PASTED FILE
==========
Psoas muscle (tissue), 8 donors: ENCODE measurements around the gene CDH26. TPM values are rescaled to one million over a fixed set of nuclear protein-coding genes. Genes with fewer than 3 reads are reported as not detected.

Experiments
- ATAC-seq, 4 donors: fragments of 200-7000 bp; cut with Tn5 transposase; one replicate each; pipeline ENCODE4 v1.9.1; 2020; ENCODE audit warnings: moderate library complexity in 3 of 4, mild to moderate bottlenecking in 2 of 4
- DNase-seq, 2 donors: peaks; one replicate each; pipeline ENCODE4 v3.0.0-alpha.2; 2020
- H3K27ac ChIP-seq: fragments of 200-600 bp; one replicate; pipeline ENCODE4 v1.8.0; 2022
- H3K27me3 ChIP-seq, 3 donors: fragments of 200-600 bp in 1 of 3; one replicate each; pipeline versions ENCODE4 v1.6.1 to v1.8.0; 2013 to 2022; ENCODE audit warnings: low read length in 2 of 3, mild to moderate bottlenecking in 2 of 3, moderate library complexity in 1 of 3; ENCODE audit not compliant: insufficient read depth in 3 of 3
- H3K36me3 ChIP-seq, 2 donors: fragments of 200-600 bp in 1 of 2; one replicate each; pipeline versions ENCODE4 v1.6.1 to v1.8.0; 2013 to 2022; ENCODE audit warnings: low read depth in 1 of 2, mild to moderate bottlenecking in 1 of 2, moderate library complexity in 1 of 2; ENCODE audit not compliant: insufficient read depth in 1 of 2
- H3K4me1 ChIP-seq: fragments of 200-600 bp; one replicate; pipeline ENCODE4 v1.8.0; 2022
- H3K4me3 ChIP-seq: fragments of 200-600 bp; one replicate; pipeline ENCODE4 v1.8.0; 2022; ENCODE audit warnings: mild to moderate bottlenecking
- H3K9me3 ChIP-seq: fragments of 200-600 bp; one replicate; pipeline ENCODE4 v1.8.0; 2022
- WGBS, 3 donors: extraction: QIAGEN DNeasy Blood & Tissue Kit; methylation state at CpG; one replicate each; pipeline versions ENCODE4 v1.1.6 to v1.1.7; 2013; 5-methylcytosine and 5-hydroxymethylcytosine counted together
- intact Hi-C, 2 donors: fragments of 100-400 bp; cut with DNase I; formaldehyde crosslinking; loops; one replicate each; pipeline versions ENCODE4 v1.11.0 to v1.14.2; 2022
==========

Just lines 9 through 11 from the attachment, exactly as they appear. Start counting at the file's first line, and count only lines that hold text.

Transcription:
- H3K4me3 ChIP-seq: fragments of 200-600 bp; one replicate; pipeline ENCODE4 v1.8.0; 2022; ENCODE audit warnings: mild to moderate bottlenecking
- H3K9me3 ChIP-seq: fragments of 200-600 bp; one replicate; pipeline ENCODE4 v1.8.0; 2022
- WGBS, 3 donors: extraction: QIAGEN DNeasy Blood & Tissue Kit; methylation state at CpG; one replicate each; pipeline versions ENCODE4 v1.1.6 to v1.1.7; 2013; 5-methylcytosine and 5-hydroxymethylcytosine counted together